Day 195: How Formula One racing can help babies.

Every year in motor racing, a new car is built and each team spends the whole season figuring out ways to make it better. A chassis consists of about 11,000 components, the engine of 6000 and the electronics are about 8500. Every two weeks about 5000 new components are made.
That’s a lot of things that could go wrong, so how do teams control this? Peter Van Manen tells us that each race car has about 120 different sensors. Data is sent back via telemetry at such speed that, during a typical race, each car sends 750 million numbers. That’s twice as many numbers as words we speak in a lifetime.
Because they’ve spent a long time taking data and making it into knowledge we can act upon, Van Manen applies his knowledge to the case of a three year old child who goes into cardiac arrest. On analysis of the data, they could see changes in the heart about five minutes or so before the event, all undetected by normal thresholds.
They took a data system which they use every two weeks in formula one and installed it on the computers at Birmingham Children’s Hospital. They streamed data from the bedside instruments in their intensive care so that they could look at it in real time and learn from it.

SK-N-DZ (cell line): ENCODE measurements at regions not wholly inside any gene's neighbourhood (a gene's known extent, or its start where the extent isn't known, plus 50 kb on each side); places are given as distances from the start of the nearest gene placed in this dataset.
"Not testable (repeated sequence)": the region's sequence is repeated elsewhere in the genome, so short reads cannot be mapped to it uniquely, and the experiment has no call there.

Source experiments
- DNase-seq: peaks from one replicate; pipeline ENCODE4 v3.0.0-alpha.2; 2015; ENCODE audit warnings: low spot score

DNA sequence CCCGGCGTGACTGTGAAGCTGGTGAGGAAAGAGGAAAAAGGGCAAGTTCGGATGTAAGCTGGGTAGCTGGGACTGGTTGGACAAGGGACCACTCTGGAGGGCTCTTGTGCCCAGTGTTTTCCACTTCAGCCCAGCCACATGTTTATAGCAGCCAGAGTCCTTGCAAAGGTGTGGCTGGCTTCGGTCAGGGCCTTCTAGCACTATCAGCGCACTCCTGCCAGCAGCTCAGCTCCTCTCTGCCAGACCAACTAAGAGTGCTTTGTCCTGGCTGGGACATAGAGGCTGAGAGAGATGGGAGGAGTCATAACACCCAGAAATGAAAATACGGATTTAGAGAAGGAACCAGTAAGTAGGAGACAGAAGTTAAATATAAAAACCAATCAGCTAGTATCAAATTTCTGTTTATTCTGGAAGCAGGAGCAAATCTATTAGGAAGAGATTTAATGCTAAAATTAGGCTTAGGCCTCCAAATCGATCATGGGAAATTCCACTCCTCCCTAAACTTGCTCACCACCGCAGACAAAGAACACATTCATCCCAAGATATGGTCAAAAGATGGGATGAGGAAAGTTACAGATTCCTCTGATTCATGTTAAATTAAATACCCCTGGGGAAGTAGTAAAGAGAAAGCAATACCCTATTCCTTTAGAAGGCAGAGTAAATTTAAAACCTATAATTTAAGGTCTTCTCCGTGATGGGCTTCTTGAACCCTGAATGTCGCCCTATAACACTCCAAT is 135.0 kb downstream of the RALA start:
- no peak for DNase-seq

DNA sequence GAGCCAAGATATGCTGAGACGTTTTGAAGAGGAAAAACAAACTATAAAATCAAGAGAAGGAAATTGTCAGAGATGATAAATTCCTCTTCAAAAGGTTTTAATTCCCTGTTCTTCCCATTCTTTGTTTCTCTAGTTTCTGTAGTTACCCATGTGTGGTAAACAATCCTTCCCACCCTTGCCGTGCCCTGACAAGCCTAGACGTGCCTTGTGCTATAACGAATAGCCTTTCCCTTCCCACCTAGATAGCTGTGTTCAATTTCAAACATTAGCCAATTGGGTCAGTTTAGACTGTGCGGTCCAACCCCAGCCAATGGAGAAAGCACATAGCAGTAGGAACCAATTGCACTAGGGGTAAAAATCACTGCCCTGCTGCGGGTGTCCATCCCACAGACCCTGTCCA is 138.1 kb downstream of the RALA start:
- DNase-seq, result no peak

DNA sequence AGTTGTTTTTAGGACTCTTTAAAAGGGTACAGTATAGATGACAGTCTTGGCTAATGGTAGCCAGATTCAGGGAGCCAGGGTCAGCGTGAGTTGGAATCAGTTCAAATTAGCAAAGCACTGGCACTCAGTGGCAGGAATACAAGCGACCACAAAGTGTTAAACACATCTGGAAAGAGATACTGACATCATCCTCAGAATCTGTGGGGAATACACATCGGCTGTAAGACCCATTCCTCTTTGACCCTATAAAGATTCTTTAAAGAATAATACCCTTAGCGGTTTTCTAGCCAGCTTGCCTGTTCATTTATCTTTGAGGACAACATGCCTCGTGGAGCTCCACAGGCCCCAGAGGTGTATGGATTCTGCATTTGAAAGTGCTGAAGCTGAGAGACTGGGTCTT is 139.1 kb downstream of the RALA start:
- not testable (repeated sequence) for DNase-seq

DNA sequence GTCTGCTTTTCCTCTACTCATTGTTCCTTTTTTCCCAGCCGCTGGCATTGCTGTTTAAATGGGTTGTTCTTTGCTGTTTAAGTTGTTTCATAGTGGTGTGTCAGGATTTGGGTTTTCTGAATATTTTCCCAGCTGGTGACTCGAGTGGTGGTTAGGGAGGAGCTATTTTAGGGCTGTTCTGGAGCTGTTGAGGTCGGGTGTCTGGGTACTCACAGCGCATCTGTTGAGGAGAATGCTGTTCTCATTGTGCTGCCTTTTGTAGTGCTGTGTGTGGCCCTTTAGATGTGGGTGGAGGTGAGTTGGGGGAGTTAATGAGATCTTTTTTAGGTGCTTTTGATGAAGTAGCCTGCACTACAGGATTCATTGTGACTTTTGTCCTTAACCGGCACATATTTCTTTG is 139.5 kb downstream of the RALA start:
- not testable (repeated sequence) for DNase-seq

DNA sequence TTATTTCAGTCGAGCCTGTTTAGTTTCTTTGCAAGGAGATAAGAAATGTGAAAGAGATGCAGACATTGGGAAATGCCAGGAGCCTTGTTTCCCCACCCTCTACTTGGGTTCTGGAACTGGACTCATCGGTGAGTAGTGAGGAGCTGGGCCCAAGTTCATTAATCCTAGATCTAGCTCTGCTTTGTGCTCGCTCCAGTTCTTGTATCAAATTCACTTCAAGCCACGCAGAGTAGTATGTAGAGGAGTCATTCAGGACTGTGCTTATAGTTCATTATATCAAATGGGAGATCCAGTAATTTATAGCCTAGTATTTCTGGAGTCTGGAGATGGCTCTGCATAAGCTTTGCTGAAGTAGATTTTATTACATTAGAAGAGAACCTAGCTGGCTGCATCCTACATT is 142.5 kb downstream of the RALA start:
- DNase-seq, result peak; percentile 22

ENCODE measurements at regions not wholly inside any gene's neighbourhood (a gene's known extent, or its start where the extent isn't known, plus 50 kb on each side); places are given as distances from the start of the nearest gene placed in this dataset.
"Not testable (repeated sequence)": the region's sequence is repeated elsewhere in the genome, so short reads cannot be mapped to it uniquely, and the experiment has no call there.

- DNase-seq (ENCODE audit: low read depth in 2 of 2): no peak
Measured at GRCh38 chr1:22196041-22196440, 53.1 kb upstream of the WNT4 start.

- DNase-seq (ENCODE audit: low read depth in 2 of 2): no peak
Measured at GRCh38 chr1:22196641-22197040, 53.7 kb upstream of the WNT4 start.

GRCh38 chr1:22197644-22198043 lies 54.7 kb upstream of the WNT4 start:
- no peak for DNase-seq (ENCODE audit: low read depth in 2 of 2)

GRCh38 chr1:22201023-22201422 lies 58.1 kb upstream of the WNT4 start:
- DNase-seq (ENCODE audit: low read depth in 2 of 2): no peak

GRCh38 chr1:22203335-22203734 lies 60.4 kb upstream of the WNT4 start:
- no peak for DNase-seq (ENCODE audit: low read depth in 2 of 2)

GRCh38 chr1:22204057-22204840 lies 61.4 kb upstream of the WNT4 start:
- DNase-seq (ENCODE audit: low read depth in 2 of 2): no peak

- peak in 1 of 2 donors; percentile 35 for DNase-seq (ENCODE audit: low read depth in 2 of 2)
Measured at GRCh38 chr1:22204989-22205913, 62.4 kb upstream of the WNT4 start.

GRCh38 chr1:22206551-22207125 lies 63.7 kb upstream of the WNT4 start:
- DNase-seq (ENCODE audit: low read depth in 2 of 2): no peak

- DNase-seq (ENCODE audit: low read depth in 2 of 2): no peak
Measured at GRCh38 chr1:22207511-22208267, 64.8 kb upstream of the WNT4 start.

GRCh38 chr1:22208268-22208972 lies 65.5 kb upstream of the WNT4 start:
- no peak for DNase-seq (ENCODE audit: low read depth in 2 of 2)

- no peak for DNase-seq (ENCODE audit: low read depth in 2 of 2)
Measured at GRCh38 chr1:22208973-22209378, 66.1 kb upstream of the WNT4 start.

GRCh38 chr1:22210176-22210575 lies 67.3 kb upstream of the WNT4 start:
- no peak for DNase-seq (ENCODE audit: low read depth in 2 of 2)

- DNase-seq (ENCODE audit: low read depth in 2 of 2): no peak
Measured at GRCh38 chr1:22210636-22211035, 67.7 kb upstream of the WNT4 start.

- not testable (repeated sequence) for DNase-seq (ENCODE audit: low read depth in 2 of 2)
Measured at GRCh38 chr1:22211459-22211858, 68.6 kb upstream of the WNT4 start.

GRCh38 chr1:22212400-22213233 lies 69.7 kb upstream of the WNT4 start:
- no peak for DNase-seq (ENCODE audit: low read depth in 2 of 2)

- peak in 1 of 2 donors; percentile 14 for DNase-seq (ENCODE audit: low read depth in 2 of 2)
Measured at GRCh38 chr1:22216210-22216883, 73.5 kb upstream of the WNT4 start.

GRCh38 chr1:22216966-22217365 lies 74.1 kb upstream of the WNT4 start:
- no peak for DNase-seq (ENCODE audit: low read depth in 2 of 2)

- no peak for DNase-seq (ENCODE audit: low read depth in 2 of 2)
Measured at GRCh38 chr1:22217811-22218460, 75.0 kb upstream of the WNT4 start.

Van Manen shows the TeD audience graphs of the numbers, comparing the top range data inspired by analysis of the formula one car, with the previous systems used by the hospital. The data that already exists is now displayed in a different way, to alert healthcare staff to the changing status of their patients. The hope is that this will make it easier for doctors to detect negative changes in their most vulnerable patients.

http://www.ted.com/talks/peter_van_manen_how_can_formula_1_racing_help_babies.html

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